Rare Inherited Anaemias PSP Terms of Reference


Published: 15 October 2020

Version: 1

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Introduction to the James Lind Alliance and priority setting

The James Lind Alliance (JLA) is non-profit making initiative which was established in 2004 with the aim of enabling groups of patients/carers and clinicians to agree together on priorities in treatment uncertainty research. The JLA thus facilitates Priority Setting Partnerships (PSPs) in particular conditions.

Each PSP consists of patients/carers and their representatives, and clinicians, and is led by a Steering Group. Collaboration of this sort whereby patients and clinicians together set the research agenda is extremely rare, but vital in drawing issues to the attention of research funders which might not otherwise be suggested or prioritised.

The role of the Rare Inherited Anaemias PSP is to identify questions about treatment which have not been answered by research to date, and to then prioritise these. An interim priority setting exercise takes place over email/by post, and a priority setting workshop is then convened where partners debate and finally arrive at a top 10 list of shared uncertainties which are most important to them.
The aim is then to “translate” these uncertainties into research questions and obtain funding for that research.

Further details are at www.jla.nihr.ac.uk

The Rare Inherited Anaemias Priority Setting Partnership

Patients suffering from rare inherited anaemias may take years to arrive at a precise diagnosis, if at all. Lack of specialist knowledge, or poor access to the few centres of specialist expertise in these conditions, means that not all patients with these disorders will have access to the same standard of care. Often, lack of research into these rare disorders means that few treatments are available if at all, and even when there are treatments, there is inconsistent access to these for all patients across the UK and incomplete knowledge of when each treatment should be instituted. A PSP into rare inherited anaemias will provide an opportunity for uncertainties in the diagnosis and management of these conditions to be identified with a view to focusing research into these disorders.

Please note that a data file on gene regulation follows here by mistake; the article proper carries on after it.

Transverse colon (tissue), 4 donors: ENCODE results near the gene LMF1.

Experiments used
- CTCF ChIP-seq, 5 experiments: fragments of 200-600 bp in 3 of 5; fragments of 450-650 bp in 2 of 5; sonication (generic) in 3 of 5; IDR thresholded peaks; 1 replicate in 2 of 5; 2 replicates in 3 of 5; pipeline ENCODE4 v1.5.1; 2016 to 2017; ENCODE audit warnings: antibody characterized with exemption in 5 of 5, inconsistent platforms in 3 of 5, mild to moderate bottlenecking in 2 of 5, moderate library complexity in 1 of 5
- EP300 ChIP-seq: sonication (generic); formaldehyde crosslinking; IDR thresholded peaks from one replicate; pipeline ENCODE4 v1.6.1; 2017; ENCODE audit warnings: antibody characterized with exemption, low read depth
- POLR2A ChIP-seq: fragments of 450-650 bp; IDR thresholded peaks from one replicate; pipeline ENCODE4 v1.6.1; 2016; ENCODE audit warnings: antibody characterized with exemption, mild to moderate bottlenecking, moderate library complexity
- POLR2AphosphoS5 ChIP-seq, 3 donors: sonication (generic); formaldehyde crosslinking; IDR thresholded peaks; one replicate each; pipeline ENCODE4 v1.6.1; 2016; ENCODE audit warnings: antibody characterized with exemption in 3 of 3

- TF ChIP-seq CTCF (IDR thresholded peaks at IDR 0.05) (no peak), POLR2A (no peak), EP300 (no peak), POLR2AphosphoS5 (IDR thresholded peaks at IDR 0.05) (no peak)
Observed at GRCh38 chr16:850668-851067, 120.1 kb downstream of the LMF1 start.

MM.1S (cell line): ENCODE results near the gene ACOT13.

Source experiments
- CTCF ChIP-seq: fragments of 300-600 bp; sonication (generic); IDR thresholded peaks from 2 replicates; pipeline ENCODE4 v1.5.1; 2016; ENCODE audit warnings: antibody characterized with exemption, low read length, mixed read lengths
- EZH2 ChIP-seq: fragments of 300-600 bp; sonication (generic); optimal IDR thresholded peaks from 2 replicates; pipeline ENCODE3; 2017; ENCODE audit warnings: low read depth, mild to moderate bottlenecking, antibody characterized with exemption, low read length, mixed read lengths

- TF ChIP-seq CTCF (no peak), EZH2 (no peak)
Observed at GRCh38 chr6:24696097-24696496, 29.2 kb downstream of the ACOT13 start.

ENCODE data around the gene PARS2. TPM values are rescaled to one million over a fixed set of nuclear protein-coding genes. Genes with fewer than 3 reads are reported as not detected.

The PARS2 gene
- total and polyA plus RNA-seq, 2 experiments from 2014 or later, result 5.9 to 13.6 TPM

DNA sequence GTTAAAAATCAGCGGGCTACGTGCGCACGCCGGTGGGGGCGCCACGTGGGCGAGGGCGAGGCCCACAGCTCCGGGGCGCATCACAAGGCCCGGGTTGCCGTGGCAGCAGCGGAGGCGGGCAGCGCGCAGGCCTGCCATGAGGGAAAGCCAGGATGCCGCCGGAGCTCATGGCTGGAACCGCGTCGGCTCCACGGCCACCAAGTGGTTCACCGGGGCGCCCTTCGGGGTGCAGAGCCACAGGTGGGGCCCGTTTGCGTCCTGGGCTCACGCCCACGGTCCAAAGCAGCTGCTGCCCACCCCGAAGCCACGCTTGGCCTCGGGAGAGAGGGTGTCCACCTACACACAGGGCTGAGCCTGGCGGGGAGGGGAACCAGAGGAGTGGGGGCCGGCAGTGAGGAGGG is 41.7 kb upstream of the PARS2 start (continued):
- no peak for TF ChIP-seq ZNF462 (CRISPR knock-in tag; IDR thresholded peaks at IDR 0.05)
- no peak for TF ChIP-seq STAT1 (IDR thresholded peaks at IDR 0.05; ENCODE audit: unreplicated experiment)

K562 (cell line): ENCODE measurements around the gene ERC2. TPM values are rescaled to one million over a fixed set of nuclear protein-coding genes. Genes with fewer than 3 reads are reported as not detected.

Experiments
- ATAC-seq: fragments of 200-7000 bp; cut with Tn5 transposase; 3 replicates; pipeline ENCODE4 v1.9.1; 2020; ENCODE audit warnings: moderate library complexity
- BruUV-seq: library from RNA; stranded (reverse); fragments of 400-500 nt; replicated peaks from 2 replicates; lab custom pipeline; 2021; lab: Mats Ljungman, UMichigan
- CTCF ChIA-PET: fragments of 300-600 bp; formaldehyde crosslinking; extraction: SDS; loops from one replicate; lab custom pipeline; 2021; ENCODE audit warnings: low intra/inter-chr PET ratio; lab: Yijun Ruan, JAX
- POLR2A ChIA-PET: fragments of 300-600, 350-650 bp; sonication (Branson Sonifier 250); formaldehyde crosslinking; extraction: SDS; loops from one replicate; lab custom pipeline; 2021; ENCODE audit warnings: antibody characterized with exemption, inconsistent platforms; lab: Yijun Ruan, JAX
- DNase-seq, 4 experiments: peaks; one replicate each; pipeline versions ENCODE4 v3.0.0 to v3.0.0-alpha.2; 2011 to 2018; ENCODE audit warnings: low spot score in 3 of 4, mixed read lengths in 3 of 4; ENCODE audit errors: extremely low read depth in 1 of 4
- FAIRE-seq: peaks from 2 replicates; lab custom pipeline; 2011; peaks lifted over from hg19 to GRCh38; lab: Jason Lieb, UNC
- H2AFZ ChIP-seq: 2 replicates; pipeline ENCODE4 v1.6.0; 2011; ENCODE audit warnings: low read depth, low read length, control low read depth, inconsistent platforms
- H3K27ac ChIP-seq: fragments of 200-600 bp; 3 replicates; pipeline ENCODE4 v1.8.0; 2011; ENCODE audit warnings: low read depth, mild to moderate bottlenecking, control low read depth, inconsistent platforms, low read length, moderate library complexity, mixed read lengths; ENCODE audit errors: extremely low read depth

The wider aims and responsibilities of the Rare Inherited Anaemias PSP are set out in the JLA Protocol.

About the Steering Group

The Steering Group is responsible for coordinating and implementing the activity of the PSP. Drawing on members’ expertise and networks, the Steering Group will help encourage membership to the wider PSP and, where members have the capacity and expertise, will carry out the practical work needed to collate the interim and final priority setting exercises. The Steering Group is also responsible for ensuring research funders are made aware of the final top ten uncertainties.

Membership of the Steering Group includes representatives of organisations which can reach and advocate for patients and clinicians, as well as JLA staff. Like the rest of the PSP, Steering Group members are expected to participate in the priority setting exercise.


The Rare Inherited Anaemias PSP Steering Group members are expected to participate in a number of specific tasks during the course of the priority setting process: